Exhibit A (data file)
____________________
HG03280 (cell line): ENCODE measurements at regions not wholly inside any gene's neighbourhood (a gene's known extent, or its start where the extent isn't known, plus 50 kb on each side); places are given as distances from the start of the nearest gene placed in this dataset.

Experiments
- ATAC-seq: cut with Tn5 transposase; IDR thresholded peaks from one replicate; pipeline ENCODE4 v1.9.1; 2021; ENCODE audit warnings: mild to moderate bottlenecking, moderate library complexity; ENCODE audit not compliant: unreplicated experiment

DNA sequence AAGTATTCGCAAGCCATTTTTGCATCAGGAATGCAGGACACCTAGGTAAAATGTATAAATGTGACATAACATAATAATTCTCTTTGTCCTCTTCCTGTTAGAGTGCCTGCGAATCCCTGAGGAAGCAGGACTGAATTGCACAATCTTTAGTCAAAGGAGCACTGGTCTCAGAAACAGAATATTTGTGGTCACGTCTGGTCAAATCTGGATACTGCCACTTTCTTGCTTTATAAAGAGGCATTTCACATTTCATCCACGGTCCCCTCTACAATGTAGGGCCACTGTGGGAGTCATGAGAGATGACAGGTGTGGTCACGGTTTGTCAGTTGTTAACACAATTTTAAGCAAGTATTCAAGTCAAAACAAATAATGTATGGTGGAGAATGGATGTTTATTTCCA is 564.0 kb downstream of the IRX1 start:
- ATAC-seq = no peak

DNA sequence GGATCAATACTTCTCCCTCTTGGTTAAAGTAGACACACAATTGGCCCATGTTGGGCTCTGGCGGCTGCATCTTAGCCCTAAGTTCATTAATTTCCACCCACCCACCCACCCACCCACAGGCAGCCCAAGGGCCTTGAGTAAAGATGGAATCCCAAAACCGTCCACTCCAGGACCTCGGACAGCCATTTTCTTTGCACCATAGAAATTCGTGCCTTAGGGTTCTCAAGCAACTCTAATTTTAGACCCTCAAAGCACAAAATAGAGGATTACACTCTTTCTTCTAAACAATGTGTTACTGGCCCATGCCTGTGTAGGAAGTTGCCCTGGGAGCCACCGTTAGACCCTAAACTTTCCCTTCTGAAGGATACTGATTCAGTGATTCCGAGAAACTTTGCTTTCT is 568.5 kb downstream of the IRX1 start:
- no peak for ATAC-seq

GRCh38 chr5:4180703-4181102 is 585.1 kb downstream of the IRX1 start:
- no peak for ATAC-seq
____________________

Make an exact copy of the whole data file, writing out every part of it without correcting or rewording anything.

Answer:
HG03280 (cell line): ENCODE measurements at regions not wholly inside any gene's neighbourhood (a gene's known extent, or its start where the extent isn't known, plus 50 kb on each side); places are given as distances from the start of the nearest gene placed in this dataset.

Experiments
- ATAC-seq: cut with Tn5 transposase; IDR thresholded peaks from one replicate; pipeline ENCODE4 v1.9.1; 2021; ENCODE audit warnings: mild to moderate bottlenecking, moderate library complexity; ENCODE audit not compliant: unreplicated experiment

DNA sequence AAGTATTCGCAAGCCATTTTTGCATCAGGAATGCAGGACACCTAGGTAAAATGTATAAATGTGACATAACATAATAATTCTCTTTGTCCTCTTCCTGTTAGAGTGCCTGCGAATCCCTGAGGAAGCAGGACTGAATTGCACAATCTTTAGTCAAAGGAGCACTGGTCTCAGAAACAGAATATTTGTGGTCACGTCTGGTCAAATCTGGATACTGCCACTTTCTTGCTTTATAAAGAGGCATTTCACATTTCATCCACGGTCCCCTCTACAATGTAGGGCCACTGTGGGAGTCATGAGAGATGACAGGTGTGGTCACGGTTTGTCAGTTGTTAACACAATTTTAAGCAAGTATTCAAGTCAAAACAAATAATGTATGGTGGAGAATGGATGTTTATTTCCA is 564.0 kb downstream of the IRX1 start:
- ATAC-seq = no peak

DNA sequence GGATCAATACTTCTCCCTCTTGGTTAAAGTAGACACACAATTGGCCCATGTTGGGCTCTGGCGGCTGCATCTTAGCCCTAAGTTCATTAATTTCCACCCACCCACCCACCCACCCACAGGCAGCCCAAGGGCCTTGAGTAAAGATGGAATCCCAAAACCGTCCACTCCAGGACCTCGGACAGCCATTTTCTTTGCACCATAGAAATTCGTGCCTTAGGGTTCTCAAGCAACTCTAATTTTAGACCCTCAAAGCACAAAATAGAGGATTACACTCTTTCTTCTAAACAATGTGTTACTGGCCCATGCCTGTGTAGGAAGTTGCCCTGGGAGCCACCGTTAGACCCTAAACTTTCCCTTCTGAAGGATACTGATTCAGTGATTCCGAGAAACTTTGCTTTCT is 568.5 kb downstream of the IRX1 start:
- no peak for ATAC-seq

GRCh38 chr5:4180703-4181102 is 585.1 kb downstream of the IRX1 start:
- no peak for ATAC-seq